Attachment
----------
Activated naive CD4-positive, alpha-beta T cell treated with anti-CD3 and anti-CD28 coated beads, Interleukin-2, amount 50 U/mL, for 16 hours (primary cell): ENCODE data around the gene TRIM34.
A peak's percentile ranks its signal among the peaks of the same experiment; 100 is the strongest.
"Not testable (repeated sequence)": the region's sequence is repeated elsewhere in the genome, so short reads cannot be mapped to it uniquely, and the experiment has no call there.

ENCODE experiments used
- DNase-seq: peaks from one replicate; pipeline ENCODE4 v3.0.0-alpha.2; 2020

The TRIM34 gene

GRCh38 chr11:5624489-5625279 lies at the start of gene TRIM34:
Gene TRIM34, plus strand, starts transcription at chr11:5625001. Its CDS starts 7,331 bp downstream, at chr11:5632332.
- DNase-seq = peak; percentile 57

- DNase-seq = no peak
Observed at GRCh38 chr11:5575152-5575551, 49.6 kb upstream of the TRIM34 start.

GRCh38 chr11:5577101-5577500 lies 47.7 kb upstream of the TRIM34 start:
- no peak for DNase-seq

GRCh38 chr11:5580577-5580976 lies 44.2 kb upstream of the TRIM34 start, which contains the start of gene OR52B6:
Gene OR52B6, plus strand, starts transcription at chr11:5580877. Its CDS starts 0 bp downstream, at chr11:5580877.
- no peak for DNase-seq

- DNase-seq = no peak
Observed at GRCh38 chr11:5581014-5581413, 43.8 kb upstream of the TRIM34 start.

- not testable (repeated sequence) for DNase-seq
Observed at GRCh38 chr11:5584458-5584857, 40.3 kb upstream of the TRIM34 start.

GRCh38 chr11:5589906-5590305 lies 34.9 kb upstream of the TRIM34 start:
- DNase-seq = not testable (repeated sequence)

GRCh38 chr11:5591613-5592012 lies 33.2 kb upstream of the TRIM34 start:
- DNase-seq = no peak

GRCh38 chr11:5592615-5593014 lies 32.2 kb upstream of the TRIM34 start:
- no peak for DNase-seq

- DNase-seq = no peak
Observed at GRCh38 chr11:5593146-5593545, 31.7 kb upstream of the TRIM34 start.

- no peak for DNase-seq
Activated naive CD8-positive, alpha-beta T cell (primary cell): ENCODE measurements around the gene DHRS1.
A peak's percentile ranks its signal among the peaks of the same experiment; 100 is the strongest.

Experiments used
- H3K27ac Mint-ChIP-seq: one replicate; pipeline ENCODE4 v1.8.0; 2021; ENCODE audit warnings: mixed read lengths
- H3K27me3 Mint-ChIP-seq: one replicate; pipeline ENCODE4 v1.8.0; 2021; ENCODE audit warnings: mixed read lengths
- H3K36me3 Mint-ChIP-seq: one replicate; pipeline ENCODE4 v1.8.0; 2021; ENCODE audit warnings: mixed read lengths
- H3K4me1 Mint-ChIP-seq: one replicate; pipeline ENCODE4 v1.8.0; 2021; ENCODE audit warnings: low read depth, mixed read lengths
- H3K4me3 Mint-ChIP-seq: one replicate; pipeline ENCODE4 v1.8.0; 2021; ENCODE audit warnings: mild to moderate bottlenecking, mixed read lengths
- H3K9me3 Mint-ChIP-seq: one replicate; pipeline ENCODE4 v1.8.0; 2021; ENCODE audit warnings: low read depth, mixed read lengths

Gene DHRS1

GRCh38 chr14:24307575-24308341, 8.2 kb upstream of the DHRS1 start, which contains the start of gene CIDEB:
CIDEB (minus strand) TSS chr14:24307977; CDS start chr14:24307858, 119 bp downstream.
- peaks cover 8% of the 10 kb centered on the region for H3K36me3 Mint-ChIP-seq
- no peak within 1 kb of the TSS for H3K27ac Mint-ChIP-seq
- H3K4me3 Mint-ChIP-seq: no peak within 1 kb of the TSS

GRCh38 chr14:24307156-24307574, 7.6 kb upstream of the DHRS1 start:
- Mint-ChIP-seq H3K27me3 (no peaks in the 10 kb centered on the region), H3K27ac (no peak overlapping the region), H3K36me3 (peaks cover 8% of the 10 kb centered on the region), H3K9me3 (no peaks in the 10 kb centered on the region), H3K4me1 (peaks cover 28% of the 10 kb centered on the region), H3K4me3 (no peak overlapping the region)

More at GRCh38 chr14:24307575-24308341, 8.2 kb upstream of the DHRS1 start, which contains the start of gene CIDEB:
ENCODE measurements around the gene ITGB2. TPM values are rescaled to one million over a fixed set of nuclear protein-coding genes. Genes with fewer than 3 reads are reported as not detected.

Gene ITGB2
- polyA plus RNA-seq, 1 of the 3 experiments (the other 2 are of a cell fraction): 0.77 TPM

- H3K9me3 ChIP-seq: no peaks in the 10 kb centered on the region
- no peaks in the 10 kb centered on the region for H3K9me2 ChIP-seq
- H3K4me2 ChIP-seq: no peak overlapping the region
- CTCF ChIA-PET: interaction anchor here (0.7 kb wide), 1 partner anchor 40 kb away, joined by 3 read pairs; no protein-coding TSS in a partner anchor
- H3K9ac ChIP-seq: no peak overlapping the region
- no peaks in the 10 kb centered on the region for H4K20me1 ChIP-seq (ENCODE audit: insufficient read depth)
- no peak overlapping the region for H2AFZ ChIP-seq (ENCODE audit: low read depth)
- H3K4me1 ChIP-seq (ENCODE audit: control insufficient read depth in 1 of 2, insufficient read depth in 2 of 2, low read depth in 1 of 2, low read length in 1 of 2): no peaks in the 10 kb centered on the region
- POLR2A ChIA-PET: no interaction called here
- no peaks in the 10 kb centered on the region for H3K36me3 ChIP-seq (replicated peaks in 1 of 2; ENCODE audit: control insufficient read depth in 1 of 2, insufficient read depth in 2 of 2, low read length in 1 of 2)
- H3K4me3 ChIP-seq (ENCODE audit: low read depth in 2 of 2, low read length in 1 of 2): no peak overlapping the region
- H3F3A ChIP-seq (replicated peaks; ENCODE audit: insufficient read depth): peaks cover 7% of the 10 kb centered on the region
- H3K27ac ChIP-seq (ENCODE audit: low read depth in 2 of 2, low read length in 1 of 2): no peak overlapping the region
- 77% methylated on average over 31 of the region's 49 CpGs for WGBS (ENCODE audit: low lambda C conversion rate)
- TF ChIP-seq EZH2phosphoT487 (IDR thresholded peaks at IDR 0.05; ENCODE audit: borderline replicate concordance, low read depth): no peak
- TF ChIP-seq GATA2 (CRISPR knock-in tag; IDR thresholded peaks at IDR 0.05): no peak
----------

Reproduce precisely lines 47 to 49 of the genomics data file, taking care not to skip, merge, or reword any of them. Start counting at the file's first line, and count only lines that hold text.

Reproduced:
More at GRCh38 chr14:24307575-24308341, 8.2 kb upstream of the DHRS1 start, which contains the start of gene CIDEB:
ENCODE measurements around the gene ITGB2. TPM values are rescaled to one million over a fixed set of nuclear protein-coding genes. Genes with fewer than 3 reads are reported as not detected.

Gene ITGB2